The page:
Learn about consumer confidence, consumer sentiment, personal income, and personal spending reports. Understanding measures of market sentiment can help traders and investors see a more complete picture of market fundamentals.
Consumer sentiment and consumer confidence indices aim to measure consumer opinions about the economy
As with most things in life, the difference between “the way things are” and how you feel about them can be like night and day. Your situation may be on the up-and-up, yet you feel a sense of foreboding. In contrast, life may drag you through the mud, but with enough confidence, you feel you can get through it all with a gleaming smile and a spring in your step.
Sometimes, perception is reality.
As with individual experiences, so too goes the larger economy. Fundamental data may indicate economic stability, even growth. But if investors feel uncertain about their own personal economic situation (for whatever reason), they may hold back from investing or spending, collectively slowing the economy. The opposite scenario is also true.
Although confidence in the economy can be fleeting—sentiment can change on a dime—these psychological factors can sway the direction of the markets and economy, regardless of the current (or past) fundamental situation.
And that’s why we pay attention to two indicators—consumer sentiment and consumer confidence—to measure consumer attitudes toward the economy. Another indicator—personal income and outlays—measures how much money people are actually making (income) versus how much they’re spending on goods and services.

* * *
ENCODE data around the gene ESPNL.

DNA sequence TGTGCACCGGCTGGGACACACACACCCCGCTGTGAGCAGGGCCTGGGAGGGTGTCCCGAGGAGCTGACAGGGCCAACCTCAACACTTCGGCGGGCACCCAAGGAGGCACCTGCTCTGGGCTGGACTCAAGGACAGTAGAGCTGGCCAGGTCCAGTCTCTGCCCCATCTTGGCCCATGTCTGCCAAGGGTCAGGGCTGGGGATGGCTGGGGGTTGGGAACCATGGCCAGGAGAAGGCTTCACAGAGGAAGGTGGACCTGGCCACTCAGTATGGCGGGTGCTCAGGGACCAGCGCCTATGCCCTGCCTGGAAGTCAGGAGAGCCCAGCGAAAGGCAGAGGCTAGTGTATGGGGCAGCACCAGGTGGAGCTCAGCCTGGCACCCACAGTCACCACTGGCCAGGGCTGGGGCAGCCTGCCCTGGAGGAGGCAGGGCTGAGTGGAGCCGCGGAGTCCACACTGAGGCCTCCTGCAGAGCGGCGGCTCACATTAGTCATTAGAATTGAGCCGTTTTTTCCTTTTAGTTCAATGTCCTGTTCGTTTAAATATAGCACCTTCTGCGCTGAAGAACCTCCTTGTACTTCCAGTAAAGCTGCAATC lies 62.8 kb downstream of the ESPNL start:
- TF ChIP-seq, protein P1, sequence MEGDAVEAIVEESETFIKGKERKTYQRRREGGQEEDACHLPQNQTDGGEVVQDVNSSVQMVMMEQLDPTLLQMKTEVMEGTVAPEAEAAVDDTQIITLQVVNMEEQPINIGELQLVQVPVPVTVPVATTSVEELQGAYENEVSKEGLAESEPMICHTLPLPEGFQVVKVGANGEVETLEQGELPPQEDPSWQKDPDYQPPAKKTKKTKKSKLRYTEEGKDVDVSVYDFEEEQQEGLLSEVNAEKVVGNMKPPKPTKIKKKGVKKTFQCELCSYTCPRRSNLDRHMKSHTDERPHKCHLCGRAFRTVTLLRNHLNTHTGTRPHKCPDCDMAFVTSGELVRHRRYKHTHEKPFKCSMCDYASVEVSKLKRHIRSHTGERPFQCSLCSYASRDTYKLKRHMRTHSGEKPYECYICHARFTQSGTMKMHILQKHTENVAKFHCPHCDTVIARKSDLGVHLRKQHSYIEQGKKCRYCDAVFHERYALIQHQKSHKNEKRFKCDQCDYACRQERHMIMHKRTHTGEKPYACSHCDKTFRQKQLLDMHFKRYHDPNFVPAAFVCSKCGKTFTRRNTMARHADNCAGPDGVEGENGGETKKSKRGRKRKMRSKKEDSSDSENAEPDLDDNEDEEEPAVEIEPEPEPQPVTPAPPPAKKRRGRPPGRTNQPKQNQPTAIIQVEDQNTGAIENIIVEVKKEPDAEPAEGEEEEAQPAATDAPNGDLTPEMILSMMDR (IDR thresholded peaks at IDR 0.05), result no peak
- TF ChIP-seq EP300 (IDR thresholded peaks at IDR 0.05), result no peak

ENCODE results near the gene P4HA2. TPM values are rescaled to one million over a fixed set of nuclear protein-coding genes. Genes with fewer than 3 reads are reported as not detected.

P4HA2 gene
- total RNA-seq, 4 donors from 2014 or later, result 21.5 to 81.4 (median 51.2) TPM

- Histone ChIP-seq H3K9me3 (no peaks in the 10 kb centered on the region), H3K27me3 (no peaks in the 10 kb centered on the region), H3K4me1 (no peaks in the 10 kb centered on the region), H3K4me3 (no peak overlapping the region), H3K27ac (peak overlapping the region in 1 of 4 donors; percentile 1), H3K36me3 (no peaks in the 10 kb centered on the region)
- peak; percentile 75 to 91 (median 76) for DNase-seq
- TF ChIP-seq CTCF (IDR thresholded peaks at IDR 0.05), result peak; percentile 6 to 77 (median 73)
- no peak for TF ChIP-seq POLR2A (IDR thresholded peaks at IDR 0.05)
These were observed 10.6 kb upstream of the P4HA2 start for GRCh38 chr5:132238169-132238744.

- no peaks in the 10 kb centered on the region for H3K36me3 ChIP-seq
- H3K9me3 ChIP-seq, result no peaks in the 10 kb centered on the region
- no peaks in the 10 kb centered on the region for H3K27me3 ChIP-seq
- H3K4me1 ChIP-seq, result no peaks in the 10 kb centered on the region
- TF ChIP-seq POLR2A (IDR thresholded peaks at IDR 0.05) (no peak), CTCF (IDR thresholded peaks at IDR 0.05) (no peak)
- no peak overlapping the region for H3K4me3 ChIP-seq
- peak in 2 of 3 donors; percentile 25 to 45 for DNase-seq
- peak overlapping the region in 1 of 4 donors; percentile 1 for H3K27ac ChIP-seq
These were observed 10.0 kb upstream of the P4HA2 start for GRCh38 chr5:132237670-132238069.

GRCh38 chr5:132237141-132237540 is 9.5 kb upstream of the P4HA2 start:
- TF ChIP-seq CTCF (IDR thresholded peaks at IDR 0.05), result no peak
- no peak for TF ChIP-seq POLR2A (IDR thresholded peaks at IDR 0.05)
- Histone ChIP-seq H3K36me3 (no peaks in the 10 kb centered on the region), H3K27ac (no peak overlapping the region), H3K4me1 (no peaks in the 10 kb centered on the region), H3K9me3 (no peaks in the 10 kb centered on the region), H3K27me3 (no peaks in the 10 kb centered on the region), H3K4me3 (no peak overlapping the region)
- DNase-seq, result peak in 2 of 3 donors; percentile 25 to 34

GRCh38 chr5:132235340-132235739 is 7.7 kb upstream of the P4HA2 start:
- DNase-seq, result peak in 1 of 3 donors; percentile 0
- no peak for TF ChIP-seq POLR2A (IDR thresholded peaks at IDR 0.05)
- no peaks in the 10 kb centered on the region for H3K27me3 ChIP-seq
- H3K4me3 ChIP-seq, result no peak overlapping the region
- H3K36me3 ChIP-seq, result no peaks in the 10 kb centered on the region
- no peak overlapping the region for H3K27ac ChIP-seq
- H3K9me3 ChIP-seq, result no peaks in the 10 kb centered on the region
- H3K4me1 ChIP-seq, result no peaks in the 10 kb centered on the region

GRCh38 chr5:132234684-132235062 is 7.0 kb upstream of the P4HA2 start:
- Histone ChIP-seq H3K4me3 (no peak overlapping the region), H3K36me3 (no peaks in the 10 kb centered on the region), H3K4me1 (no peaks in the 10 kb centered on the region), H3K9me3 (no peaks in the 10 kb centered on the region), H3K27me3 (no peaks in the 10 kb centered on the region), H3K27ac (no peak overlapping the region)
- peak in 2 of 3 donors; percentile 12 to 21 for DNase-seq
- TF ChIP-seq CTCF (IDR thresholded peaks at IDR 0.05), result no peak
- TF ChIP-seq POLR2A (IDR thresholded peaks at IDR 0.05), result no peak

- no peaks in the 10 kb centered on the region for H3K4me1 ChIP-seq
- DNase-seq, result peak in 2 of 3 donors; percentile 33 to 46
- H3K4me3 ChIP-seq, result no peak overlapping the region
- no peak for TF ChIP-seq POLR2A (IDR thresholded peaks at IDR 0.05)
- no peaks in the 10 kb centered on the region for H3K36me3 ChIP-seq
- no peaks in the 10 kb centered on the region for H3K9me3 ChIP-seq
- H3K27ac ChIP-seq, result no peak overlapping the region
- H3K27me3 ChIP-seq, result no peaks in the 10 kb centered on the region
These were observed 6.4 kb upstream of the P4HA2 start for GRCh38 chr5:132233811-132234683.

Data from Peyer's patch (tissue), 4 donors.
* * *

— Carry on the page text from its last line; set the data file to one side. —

The consumer sentiment index aims to measure the overall health of the economy based on consumer opinion.
Every month, the University of Michigan surveys around 600 households on their opinions and attitudes toward their own personal economic situations, the economy at large, and the idea of making large household purchases at the current time.
To get a clearer picture, see the sample question below. Better yet, you can view the entire survey yourself by going to the survey site and selecting Questionnaire.
So, what’s the significance of it all? The way consumers feel about their own personal economic situations, as well as the overall economy, may affect the way they spend money.
If people are feeling a bit more flush with cash, or if they’re optimistic about their near-term economic prospects, they’re likely to spend more money, particularly on discretionary (nonessential) items. If they’re feeling the opposite, they’re more likely to hold back their spending.
Consumer spending influences supply and demand. More spending can stimulate the economy, while less spending can slow it down. Spending can impact corporate profits, corporate investments, employment, and other factors—all of which, on a wider scale, may affect the broader market and economy. It’s a feedback loop, and whether it’s a positive or a negative one depends on sentiment.
The index of consumer sentiment can give some insight on how people might spend in the near future based on their optimism or pessimism toward the economy, making it a “leading indicator” (i.e., it forecasts a potential future condition or outcome).